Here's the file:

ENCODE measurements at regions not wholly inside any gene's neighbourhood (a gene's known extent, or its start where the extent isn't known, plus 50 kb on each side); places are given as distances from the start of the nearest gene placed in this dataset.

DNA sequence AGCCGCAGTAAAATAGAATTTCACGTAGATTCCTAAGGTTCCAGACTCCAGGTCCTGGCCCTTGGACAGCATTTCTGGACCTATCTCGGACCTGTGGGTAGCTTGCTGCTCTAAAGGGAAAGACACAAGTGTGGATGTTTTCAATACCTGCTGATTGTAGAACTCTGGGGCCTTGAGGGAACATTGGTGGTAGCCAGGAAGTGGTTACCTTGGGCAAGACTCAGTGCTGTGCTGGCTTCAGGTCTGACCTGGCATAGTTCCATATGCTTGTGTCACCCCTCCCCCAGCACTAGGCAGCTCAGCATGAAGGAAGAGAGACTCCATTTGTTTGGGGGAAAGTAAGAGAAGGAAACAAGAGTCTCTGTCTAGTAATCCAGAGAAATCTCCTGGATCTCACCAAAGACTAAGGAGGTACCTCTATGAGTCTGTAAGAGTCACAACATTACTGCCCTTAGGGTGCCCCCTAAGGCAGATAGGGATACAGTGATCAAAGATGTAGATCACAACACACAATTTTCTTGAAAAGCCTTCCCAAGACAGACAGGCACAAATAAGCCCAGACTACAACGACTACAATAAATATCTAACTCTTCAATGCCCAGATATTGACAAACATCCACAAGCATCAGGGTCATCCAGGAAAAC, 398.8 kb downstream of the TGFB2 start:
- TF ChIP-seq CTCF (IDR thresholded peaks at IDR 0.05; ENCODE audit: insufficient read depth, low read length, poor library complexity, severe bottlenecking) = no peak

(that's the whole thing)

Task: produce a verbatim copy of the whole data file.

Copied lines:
ENCODE measurements at regions not wholly inside any gene's neighbourhood (a gene's known extent, or its start where the extent isn't known, plus 50 kb on each side); places are given as distances from the start of the nearest gene placed in this dataset.

DNA sequence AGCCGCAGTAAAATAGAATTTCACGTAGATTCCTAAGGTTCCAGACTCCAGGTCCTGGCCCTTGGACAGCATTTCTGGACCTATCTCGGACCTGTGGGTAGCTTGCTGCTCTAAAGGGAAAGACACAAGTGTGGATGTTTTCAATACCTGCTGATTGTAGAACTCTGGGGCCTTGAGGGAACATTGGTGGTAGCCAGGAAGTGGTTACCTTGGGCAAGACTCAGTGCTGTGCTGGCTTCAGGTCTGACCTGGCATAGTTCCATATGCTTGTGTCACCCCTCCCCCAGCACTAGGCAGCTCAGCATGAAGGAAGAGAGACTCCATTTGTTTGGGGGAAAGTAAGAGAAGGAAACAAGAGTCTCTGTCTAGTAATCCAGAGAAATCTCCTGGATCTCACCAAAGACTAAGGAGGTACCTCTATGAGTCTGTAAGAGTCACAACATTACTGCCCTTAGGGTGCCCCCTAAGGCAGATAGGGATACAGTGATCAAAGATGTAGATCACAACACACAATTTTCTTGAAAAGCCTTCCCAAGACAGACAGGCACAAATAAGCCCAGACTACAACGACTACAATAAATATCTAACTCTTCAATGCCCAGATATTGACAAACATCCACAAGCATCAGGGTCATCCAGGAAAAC, 398.8 kb downstream of the TGFB2 start:
- TF ChIP-seq CTCF (IDR thresholded peaks at IDR 0.05; ENCODE audit: insufficient read depth, low read length, poor library complexity, severe bottlenecking) = no peak